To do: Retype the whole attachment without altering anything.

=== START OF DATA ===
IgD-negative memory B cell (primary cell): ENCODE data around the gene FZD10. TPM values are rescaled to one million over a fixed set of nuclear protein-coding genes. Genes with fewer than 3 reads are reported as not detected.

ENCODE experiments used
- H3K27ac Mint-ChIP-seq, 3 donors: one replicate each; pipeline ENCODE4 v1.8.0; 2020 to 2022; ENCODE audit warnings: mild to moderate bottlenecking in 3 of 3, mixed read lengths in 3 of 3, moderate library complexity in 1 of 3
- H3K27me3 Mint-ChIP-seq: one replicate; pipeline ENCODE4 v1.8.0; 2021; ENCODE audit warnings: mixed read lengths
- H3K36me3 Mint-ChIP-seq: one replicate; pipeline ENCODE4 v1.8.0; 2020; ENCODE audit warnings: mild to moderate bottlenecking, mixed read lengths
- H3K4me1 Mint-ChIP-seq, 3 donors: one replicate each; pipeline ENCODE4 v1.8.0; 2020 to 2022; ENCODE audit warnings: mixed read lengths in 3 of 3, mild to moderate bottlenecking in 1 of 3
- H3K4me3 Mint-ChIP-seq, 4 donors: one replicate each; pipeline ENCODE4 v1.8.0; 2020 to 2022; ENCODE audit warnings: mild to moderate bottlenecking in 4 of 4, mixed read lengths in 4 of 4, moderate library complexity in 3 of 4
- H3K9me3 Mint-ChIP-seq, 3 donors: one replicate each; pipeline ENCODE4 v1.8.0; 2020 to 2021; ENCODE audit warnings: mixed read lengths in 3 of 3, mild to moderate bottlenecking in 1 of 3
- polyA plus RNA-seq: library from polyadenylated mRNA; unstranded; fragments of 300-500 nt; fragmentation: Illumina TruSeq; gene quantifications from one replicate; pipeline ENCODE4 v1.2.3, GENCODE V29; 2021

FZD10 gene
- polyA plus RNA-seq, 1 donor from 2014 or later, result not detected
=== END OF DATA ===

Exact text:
IgD-negative memory B cell (primary cell): ENCODE data around the gene FZD10. TPM values are rescaled to one million over a fixed set of nuclear protein-coding genes. Genes with fewer than 3 reads are reported as not detected.

ENCODE experiments used
- H3K27ac Mint-ChIP-seq, 3 donors: one replicate each; pipeline ENCODE4 v1.8.0; 2020 to 2022; ENCODE audit warnings: mild to moderate bottlenecking in 3 of 3, mixed read lengths in 3 of 3, moderate library complexity in 1 of 3
- H3K27me3 Mint-ChIP-seq: one replicate; pipeline ENCODE4 v1.8.0; 2021; ENCODE audit warnings: mixed read lengths
- H3K36me3 Mint-ChIP-seq: one replicate; pipeline ENCODE4 v1.8.0; 2020; ENCODE audit warnings: mild to moderate bottlenecking, mixed read lengths
- H3K4me1 Mint-ChIP-seq, 3 donors: one replicate each; pipeline ENCODE4 v1.8.0; 2020 to 2022; ENCODE audit warnings: mixed read lengths in 3 of 3, mild to moderate bottlenecking in 1 of 3
- H3K4me3 Mint-ChIP-seq, 4 donors: one replicate each; pipeline ENCODE4 v1.8.0; 2020 to 2022; ENCODE audit warnings: mild to moderate bottlenecking in 4 of 4, mixed read lengths in 4 of 4, moderate library complexity in 3 of 4
- H3K9me3 Mint-ChIP-seq, 3 donors: one replicate each; pipeline ENCODE4 v1.8.0; 2020 to 2021; ENCODE audit warnings: mixed read lengths in 3 of 3, mild to moderate bottlenecking in 1 of 3
- polyA plus RNA-seq: library from polyadenylated mRNA; unstranded; fragments of 300-500 nt; fragmentation: Illumina TruSeq; gene quantifications from one replicate; pipeline ENCODE4 v1.2.3, GENCODE V29; 2021

FZD10 gene
- polyA plus RNA-seq, 1 donor from 2014 or later, result not detected